“For me, this is exactly the music that I want to hear and see live,” he said.
A friendship and slow collaboration followed, first on a logo Arcangel created for Janvin, which was ultimately printed on a wafer and eaten at a performance and, then, later, on a book. Published by Primary Information, Identity Pitches is full of scores and sweater patterns–both traditional and “deep fried,” the latter referring to a style of meme in which an image is repeatedly degraded, usually through a manual process. Arcangel created a script to perform this operation randomly and mechanically–the code for which is included in the book–and applied it to the sweater images.
The book also contains a conversation between the two artists that touches on the history of that famous sweater, also known as a lusekofte, which the book explains is the rare item of Norwegian clothing worn by everyone from hipsters to bank robbers. It also gets into the rural roots of the country’s folk music. In it, Arcangel observes that it shares microtonal qualities with certain Eastern music.
It’s that folk music that played over the speakers before and after the performance, flanking a set that was anything but traditional: select moments sounded like techno music minus the kick drum; others had an ear-piercing resonant drone. String Noise trilled over Arcangel’s laptop synth; Janvin ran sometimes-improvised vocals through effects. At one point, Arcangel took out a MIDI guitar and attempted to solo through the software synthesizer Massive. Arcangel spoke over the mic in what sounded like competent Norwegian to Janvin’s husband Morton Joh, who was running sound and providing tuning pitches for the string players.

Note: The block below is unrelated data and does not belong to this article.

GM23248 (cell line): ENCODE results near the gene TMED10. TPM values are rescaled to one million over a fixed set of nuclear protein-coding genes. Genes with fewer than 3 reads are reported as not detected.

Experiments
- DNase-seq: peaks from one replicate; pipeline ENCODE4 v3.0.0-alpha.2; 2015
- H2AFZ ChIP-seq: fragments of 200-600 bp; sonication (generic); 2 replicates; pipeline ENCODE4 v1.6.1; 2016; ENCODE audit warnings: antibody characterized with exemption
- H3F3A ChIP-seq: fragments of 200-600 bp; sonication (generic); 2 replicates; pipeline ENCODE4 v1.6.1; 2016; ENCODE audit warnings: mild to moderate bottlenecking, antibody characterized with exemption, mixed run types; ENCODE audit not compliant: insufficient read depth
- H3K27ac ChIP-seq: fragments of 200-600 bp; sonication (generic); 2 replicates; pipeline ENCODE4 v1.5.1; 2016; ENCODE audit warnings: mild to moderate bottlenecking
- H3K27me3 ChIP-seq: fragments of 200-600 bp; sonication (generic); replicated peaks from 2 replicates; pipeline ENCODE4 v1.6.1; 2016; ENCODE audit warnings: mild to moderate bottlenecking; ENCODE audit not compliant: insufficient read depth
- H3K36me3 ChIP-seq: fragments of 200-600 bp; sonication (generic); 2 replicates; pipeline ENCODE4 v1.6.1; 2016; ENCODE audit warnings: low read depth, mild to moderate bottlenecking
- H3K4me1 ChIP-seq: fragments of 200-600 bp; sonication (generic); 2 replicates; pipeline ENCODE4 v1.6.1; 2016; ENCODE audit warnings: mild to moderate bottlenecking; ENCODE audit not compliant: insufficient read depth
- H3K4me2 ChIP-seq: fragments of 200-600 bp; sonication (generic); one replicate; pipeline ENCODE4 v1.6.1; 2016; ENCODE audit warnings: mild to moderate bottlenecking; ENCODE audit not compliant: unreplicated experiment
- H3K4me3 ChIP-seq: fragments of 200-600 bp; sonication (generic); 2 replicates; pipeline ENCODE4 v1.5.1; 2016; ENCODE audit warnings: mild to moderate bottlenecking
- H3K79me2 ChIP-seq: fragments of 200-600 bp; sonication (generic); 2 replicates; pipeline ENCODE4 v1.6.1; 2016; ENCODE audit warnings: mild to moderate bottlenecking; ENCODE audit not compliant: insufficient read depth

“That’s always a big thing–it takes a lot of time, you have to listen to them tuning their instruments,” Janvin said, of the traditional folk performances in her country.
The artists admitted that, until around four weeks ago, they had scores but no music. When it came time to play, they gave themselves certain liberties.
“We’re breaking all of the rules, basically,” Janvin said of a performance loosely based around the visual notation of three different sweater patterns. “There are scores and instructions in the book, but we’re not following them at all.”
The show read like an off-kilter love letter to the artists’ current home, and contained both references to EDM aesthetics and quite a bit of in-between-song banter, itself another nod to the folk history of Norway, which has a tradition of interstitial storytelling, according to Janvin. The country was late to modernize; until 1976, according to Arcangel, there was only one restaurant in Stavanger, a fact that changed rapidly after an oil boom and an influx of Americans.
About that boom: Arcangel spoke of Stavanger natives with Texas accents. He talked about ONS, an oil trade show that happens every three years in the town. Arcangel likened it to “the Art Basel of oil.” Janvin said she was “obliged to go” as a child. Arcangel now always makes it a point to attend.
“It’s all different now, because I get to see, like, extraction, I get to see how the world works,” Arcangel said, of his life in the oil-rich Stavanger, which also contains a NATO base. “Because in New York, you can’t really–it’s all layers built upon layers in New York. Somebody could live their whole life in one of these layers, moving money around. But in Stavanger … you try to make an appointment with someone and they’re like, ‘Oh I’m offshore, I’m like literally going out to the sea to take up this stuff so the lights can be on in France next month.’”
For Arcangel, the experience of being so close to the crude stuff has fundamentally altered how he looks at making work.
“It’s very helpful for me, after having lived so long in New York,” he said.